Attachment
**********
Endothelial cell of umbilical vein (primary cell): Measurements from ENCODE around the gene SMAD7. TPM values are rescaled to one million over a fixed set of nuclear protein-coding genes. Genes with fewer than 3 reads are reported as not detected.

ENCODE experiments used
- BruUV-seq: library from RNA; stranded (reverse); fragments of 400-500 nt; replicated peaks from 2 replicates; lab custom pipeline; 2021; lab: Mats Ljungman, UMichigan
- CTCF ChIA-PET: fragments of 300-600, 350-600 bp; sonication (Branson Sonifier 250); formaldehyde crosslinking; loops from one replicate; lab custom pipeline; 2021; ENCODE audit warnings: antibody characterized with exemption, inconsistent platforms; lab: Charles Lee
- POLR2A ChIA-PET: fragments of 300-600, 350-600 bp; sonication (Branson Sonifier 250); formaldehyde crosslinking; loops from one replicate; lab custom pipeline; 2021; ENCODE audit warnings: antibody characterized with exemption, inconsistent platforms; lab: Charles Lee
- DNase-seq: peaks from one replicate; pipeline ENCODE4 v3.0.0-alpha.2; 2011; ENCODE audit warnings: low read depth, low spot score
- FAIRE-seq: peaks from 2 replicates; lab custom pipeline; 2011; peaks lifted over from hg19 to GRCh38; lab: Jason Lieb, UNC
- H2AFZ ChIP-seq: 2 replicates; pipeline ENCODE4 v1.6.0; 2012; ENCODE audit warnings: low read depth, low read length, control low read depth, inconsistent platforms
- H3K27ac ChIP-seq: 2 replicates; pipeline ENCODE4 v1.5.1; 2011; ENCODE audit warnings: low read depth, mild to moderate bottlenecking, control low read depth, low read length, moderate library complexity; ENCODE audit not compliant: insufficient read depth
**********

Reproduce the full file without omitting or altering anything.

Endothelial cell of umbilical vein (primary cell): Measurements from ENCODE around the gene SMAD7. TPM values are rescaled to one million over a fixed set of nuclear protein-coding genes. Genes with fewer than 3 reads are reported as not detected.

ENCODE experiments used
- BruUV-seq: library from RNA; stranded (reverse); fragments of 400-500 nt; replicated peaks from 2 replicates; lab custom pipeline; 2021; lab: Mats Ljungman, UMichigan
- CTCF ChIA-PET: fragments of 300-600, 350-600 bp; sonication (Branson Sonifier 250); formaldehyde crosslinking; loops from one replicate; lab custom pipeline; 2021; ENCODE audit warnings: antibody characterized with exemption, inconsistent platforms; lab: Charles Lee
- POLR2A ChIA-PET: fragments of 300-600, 350-600 bp; sonication (Branson Sonifier 250); formaldehyde crosslinking; loops from one replicate; lab custom pipeline; 2021; ENCODE audit warnings: antibody characterized with exemption, inconsistent platforms; lab: Charles Lee
- DNase-seq: peaks from one replicate; pipeline ENCODE4 v3.0.0-alpha.2; 2011; ENCODE audit warnings: low read depth, low spot score
- FAIRE-seq: peaks from 2 replicates; lab custom pipeline; 2011; peaks lifted over from hg19 to GRCh38; lab: Jason Lieb, UNC
- H2AFZ ChIP-seq: 2 replicates; pipeline ENCODE4 v1.6.0; 2012; ENCODE audit warnings: low read depth, low read length, control low read depth, inconsistent platforms
- H3K27ac ChIP-seq: 2 replicates; pipeline ENCODE4 v1.5.1; 2011; ENCODE audit warnings: low read depth, mild to moderate bottlenecking, control low read depth, low read length, moderate library complexity; ENCODE audit not compliant: insufficient read depth